Black Girl & Borom Sarret is available to order from Amazon.


London Film Festival – Interview with Director Andy Siege

Fifteen years after The Blair Witch Project became the most profitable film in history, a new low-budget movie has received its UK première at the London Film Festival.

Produced for $14,000, Beti and Amare is a science fiction horror film set during the second Italian-Ethiopian War. Beti (Hiwot Asres) flees from the invading forces and finds sanctuary at her grandfather’s house in the south of the country. As the troops march inwards she has to fight against the threat of starvation and avoid rape by the local militia. Salvation arrives when an egg shaped space craft crash-lands nearby.

The début feature length film for director Andy Siege, whilst in London he took time out from promotional duties to speak to us about the production, his background, and DIY filmmaking.

Grandson of actor Rudolf Siege and great-nephew of director Wolfgang Staudte, Andy Siege was raised in Africa. Born to German aid worker parents, his childhood was spent in Ethiopia, Zambia and Tanzania. After attending film school in Canada he moved to Bath and enrolled on a master’s degree. Finishing off the course he decided to return to the country of his birth and shoot a documentary.

“We ended up getting a little bit of money together from friends and family and shot this documentary. I’d been thinking about this other project for a while. I wrote my Master’s thesis for Bath in Ethopia. I wanted to go back. Whilst shooting the documentary I wrote this screenplay. We did the pre-production in a month. We shot the film in a month then we went to Germany for post production” says Siege.

A unique film, meshing African oral culture with homages to classic western science fiction. Beti and Amare’s ragged edges are never anything but endearing and the bravura performance from Hiwot Asres signals the arrival of a new screen talent deserving of greater exposure.

Tales told to Siege throughout his childhood have been woven into the film: “The stories I heard were Zambian folk stories. There’s even one about someone who comes out of an egg so I used that in the movie blended with sci-fi. I spent a lot of time in the global north and got the sci-fi influences. The egg symbolisms and visuals are a tip of the hat to Aliens where the face huggers come out of this egg. It does represent femininity as well because he’s (Amare – Pascal Dawson) born into this world . The role that Beti takes is a mother role, though she does end up sleeping with him as well. This is her story and everything revolves around her. The egg represents a child being born. The character isn’t just from another planet, he’s completely new to everything. He comes out fully grown but she then has to teach him.”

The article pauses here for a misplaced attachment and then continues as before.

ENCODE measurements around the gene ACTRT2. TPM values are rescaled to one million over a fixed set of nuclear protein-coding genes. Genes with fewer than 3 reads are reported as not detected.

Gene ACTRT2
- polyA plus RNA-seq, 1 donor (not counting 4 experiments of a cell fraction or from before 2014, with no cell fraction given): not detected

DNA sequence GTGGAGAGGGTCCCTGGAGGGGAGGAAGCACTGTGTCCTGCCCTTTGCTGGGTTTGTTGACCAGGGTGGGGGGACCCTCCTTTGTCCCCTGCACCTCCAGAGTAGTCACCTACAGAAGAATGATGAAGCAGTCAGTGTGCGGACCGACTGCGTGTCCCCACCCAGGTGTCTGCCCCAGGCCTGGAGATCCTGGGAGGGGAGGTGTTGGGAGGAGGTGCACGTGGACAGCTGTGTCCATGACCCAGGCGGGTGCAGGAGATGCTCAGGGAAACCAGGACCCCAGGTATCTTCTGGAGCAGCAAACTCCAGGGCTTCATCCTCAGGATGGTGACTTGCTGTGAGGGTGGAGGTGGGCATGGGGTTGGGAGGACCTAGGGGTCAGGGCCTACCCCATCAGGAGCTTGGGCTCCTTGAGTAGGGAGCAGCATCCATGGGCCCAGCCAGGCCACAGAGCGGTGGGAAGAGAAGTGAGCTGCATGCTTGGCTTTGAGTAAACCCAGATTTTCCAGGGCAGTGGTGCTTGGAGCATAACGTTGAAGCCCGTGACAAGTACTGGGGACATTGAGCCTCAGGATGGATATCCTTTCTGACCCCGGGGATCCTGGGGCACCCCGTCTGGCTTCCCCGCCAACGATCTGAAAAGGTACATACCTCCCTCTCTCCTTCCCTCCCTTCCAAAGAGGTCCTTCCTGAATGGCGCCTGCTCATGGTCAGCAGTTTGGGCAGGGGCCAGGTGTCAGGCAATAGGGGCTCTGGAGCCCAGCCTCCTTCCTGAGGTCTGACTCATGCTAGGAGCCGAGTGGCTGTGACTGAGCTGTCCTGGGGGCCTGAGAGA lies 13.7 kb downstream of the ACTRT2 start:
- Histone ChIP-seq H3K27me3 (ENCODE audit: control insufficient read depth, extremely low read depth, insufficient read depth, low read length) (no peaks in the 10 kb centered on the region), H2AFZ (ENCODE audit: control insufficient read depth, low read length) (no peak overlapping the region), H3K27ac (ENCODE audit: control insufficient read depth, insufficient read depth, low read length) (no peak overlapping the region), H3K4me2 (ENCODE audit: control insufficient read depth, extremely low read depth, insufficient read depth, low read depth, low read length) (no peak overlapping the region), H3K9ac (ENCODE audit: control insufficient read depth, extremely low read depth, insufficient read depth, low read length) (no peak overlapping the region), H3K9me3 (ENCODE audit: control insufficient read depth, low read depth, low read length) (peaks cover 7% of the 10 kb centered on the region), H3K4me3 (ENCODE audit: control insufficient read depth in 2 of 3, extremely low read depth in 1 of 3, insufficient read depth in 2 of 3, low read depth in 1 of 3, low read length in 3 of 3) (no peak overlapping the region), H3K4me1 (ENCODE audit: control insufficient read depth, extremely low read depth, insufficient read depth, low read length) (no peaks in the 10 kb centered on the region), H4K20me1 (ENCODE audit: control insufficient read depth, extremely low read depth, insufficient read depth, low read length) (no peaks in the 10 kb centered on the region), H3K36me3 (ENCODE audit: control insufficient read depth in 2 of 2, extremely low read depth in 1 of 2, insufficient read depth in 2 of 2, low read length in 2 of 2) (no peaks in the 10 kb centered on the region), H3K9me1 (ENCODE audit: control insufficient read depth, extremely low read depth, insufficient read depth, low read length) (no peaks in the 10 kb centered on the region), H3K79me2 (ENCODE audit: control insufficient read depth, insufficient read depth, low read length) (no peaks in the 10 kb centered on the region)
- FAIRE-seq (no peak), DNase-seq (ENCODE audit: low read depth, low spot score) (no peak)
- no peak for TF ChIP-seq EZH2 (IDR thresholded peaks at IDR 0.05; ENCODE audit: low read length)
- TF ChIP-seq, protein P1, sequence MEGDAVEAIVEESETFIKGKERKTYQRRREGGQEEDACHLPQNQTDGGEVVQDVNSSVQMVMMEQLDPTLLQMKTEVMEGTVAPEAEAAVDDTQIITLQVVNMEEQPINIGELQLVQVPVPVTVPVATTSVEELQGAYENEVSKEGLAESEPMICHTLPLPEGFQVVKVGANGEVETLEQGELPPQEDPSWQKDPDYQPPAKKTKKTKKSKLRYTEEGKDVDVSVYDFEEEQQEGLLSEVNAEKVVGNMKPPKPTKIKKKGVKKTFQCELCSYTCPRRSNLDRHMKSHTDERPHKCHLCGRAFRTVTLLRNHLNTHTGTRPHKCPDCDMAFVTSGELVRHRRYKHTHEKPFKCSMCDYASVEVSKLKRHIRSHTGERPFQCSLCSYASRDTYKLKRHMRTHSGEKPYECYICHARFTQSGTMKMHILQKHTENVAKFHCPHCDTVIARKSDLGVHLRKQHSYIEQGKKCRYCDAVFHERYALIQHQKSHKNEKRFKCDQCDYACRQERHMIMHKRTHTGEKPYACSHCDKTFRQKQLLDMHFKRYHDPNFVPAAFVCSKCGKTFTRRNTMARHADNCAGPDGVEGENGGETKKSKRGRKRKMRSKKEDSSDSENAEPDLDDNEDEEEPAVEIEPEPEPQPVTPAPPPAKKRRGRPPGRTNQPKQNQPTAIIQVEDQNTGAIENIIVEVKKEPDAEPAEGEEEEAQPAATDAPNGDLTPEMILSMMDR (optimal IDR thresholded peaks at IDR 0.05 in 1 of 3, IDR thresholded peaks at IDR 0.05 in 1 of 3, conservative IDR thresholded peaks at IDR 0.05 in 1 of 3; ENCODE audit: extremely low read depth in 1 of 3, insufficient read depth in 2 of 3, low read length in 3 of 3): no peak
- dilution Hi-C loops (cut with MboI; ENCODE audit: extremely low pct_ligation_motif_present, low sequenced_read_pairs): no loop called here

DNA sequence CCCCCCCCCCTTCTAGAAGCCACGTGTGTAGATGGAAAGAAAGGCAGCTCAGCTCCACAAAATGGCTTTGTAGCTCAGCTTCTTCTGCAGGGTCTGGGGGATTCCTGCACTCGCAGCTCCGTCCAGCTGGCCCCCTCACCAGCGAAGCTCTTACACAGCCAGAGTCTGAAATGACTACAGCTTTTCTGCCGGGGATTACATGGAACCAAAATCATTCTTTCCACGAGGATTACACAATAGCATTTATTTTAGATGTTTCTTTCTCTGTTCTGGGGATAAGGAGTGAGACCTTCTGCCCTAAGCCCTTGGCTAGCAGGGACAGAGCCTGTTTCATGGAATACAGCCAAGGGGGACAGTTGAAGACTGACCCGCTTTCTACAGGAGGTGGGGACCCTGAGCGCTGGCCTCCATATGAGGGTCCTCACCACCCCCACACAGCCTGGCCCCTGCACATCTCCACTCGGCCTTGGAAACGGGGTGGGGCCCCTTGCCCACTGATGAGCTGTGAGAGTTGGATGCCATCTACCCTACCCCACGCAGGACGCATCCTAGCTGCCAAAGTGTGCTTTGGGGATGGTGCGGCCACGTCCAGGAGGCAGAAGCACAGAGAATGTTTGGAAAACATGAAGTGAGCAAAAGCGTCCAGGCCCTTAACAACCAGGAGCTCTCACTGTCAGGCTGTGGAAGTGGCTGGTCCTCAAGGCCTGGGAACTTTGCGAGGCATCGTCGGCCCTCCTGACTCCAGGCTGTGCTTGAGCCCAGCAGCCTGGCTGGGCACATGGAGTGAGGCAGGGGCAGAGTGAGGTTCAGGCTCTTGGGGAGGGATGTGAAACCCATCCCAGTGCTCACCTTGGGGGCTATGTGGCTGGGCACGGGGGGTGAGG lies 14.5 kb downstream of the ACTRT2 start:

Taught filmmaking in British Columbia, Canada. His tutors championed no frills, low budget, DIY production. Siege is a passionate advocate for the opportunities new technologies offers and is keen to differentiate DIY from guerilla filmmaking.

“The way I see it guerilla filmmaking was the 90s and things have kind of moved on with the availability of technology. I personally feel the way to describe this kind of film is DIY. I’ve put together a book about DIY filmmaking with a different chapter by a a different filmmaker and a couple of them were in the punk scene and are now doing it with film.”

“Coppolla said on the set of Apocolypse Now that people are shooting stuff on eight millimetre cameras and someday some little girl from Ohio will take her father’s camera and shoot something really beautiful. Then we’ll have a Mozart of film. There are a lot of DIY filmmakers out there and it’s just going to grow and go to amazing places. Someday we will have Coppola’s Mozart. The thing about the technology being so accessible is that you can now produce something pixel wise that you can broadcast. Now there is theoretically no reason why you can’t shoot something that looks good.”

Beti and Amare received its première at the Moscow International Film Festival and was screened in Durban before arriving in London.

“The programmers in Moscow saw it, really liked it and invited it. The movie has kind of carried itself. We sent the film to all kinds of festivals all over the world, even to sci fi festivals, and the big ones took us.”

“What I want to go against is the definition of low budget. There’s all these independent low budget films with Hollywood movie stars that cost eight million dollars to make. Whenever I make a filmmaker or a producer and the say they made a low budget film for only eight million that’s like a slap in the face to me. I made a film for fourteen thousand and I’ve been at A-list festivals. I’m very grateful to the organizers for inviting me.”

Packed with interesting directorial touches, the shoestring budget becomes an asset not a restriction. Choices made because of a lack of funds take the film into imaginative places that more seasoned directors wouldn’t have considered.

An exceptional first film from a promising young director. It will be interesting to see what he is able to do with a more substantial budget.

Beti and Amare will be released on DVD and Blu-ray in 2015.